By  on October 16, 2012

A memorial service in Manhattan is being planned for later this month for John Robert Miller, managing director of Stephen Burrows, who died Monday.

Miller, 57, died of heart failure at Beth Israel Hospital, according to his sister Kathy Bennett.

Burrows said Tuesday, “John has been a partner, friend and my right hand for 10 years. His strength, intelligence and presence have been a tremendous part of my recent success. John was always thinking positive and coming up with new ideas for us. I already miss his support, sense of humor and laughter.”

Born in Williamsport, Pa., Miller grew up the son of a preacher in the Harrisburg area. Post high school, he studied at the University of Derby in the U.K., earning a degree with honors in fashion design. He subsequently started his career as a costume designer in British repertory theater, working in the West End for such productions as “The Seagull” starring Alan Bates.

In the late Seventies, Miller returned to the U.S. and worked as a design assistant to Halston. He later held similar roles at Yeohlee and Albert Nipon. With that experience, he ventured out to open a bespoke clothing company that dressed celebrities including Chaka Khan, Vanessa Redgrave and Barbra Streisand. At the same time, Miller designed costumes for “Dallas” and “Knots Landing” as well as other popular TV shows in the Eighties. With the dawn of MTV, he added stylist to his résumé by working on music videos as well as print ads.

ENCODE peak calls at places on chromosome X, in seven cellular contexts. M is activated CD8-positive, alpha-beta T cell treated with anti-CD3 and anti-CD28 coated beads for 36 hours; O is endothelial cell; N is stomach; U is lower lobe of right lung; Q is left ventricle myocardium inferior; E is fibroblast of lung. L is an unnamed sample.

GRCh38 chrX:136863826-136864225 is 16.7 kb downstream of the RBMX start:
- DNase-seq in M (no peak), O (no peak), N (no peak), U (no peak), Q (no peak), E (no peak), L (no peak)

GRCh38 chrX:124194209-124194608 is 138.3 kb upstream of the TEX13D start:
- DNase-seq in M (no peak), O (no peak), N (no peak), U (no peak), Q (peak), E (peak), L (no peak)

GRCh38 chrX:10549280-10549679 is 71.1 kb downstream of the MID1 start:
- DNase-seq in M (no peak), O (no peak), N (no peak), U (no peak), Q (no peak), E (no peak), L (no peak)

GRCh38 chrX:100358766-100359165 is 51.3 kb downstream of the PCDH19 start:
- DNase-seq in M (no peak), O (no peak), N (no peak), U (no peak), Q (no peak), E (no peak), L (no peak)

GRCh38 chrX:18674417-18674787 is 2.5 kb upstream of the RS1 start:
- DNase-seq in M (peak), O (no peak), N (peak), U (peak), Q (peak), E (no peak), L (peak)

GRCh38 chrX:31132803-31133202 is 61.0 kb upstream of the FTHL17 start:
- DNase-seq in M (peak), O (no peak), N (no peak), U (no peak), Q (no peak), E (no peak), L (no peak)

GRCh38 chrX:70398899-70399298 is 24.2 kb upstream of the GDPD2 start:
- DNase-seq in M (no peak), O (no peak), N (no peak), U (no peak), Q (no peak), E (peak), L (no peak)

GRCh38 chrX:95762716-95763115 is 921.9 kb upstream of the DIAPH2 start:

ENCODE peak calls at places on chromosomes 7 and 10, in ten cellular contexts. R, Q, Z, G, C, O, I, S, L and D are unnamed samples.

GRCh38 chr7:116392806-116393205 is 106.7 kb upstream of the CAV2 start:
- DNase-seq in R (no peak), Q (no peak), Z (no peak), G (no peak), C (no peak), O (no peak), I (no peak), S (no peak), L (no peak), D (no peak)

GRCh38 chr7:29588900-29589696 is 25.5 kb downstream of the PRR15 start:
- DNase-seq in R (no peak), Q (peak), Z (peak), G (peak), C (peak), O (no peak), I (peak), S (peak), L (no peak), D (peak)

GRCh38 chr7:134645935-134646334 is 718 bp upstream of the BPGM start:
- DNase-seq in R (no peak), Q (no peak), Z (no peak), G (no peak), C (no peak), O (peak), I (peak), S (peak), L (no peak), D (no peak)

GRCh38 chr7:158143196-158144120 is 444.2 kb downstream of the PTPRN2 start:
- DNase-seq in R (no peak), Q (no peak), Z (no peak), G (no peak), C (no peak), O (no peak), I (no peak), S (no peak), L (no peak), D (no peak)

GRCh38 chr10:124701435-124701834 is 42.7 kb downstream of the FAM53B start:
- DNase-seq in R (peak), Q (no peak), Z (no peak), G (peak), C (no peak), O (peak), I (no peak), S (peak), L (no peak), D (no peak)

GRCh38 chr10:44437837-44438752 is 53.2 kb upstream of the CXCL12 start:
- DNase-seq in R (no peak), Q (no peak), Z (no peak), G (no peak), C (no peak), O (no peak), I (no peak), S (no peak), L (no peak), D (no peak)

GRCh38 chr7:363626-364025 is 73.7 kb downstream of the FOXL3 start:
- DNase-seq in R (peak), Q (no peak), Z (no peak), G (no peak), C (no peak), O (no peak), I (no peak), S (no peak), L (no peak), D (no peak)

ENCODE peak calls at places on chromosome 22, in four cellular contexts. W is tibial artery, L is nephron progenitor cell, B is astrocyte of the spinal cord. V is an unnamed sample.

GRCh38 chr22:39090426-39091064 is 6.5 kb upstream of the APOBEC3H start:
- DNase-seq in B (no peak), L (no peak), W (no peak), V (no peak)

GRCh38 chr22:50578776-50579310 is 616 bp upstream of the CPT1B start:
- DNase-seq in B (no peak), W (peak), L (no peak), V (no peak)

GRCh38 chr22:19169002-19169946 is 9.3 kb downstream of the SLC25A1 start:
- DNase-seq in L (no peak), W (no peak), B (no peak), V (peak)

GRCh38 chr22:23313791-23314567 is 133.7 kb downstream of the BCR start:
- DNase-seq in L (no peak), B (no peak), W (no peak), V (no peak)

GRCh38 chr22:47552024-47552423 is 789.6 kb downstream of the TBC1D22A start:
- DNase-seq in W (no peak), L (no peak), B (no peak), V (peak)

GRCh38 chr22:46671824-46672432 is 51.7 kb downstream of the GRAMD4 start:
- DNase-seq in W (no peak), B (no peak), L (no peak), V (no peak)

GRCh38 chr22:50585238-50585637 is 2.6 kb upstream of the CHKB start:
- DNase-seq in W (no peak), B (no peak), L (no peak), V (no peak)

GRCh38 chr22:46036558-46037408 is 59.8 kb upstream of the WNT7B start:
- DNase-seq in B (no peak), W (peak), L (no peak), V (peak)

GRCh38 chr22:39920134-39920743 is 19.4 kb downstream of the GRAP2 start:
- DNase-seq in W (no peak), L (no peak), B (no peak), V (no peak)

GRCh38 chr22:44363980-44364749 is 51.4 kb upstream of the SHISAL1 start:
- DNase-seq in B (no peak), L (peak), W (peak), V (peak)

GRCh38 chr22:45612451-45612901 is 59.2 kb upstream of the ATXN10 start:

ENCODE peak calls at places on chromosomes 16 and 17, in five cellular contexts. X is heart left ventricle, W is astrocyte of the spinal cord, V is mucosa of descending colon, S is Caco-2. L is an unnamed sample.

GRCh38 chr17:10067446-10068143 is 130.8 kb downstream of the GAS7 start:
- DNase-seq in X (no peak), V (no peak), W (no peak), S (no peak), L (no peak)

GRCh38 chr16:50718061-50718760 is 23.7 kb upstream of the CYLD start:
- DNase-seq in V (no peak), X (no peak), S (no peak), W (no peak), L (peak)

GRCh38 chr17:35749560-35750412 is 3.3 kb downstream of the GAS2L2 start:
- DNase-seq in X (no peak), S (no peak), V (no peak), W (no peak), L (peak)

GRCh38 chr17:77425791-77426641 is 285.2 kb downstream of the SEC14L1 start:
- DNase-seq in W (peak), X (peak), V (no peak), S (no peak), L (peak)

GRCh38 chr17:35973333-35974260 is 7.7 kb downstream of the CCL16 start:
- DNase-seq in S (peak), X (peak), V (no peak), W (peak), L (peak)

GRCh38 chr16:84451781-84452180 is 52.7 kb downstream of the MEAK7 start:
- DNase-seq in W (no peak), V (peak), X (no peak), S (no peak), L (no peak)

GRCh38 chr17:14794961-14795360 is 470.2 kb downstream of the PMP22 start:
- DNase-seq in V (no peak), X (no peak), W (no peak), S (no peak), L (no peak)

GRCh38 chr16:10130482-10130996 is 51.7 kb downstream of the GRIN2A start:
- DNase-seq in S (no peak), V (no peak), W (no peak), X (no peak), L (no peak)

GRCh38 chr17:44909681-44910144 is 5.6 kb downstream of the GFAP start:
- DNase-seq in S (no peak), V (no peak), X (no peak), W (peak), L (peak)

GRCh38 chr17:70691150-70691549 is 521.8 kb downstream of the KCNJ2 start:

By the mid-Eighties, Miller made yet another career change, joining Henri Bendel as a private label designer. That is where he first got to know Burrows. A self-described Anglophile and avid reader, Miller took particular interest in autobiographies especially those about British royalty. That and his U.K. education were added incentives for him in the late Nineties to join Denza International, a London-based fashion recruiting firm. Miller remained in New York but traveled to London, working with leading fashion and design companies internationally.

“Everything he did was larger than life. He was a big guy with a big voice and big dreams,” Bennett said of her 6-foot, 4-inch brother.

Miller is also survived by another sister, Mary Pogue.

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